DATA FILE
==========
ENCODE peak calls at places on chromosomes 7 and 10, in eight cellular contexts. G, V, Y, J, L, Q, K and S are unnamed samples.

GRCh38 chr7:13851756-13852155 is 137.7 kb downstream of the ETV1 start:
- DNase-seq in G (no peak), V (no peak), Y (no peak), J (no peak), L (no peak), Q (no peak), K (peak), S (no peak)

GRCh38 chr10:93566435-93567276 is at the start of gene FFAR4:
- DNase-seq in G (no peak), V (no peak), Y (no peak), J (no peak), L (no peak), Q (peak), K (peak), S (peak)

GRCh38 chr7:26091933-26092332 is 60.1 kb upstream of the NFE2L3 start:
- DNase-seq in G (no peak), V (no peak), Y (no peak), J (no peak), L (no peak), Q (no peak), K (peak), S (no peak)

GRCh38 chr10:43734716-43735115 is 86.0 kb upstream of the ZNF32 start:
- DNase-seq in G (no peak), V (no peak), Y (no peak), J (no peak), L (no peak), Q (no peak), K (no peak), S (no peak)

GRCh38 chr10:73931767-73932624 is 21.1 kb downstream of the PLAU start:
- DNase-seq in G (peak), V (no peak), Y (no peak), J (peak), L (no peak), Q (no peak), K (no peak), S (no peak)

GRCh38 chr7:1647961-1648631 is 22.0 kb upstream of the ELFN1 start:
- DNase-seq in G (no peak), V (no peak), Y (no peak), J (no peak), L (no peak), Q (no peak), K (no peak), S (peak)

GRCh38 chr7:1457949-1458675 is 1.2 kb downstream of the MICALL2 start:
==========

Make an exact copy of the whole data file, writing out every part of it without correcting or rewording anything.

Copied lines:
ENCODE peak calls at places on chromosomes 7 and 10, in eight cellular contexts. G, V, Y, J, L, Q, K and S are unnamed samples.

GRCh38 chr7:13851756-13852155 is 137.7 kb downstream of the ETV1 start:
- DNase-seq in G (no peak), V (no peak), Y (no peak), J (no peak), L (no peak), Q (no peak), K (peak), S (no peak)

GRCh38 chr10:93566435-93567276 is at the start of gene FFAR4:
- DNase-seq in G (no peak), V (no peak), Y (no peak), J (no peak), L (no peak), Q (peak), K (peak), S (peak)

GRCh38 chr7:26091933-26092332 is 60.1 kb upstream of the NFE2L3 start:
- DNase-seq in G (no peak), V (no peak), Y (no peak), J (no peak), L (no peak), Q (no peak), K (peak), S (no peak)

GRCh38 chr10:43734716-43735115 is 86.0 kb upstream of the ZNF32 start:
- DNase-seq in G (no peak), V (no peak), Y (no peak), J (no peak), L (no peak), Q (no peak), K (no peak), S (no peak)

GRCh38 chr10:73931767-73932624 is 21.1 kb downstream of the PLAU start:
- DNase-seq in G (peak), V (no peak), Y (no peak), J (peak), L (no peak), Q (no peak), K (no peak), S (no peak)

GRCh38 chr7:1647961-1648631 is 22.0 kb upstream of the ELFN1 start:
- DNase-seq in G (no peak), V (no peak), Y (no peak), J (no peak), L (no peak), Q (no peak), K (no peak), S (peak)

GRCh38 chr7:1457949-1458675 is 1.2 kb downstream of the MICALL2 start: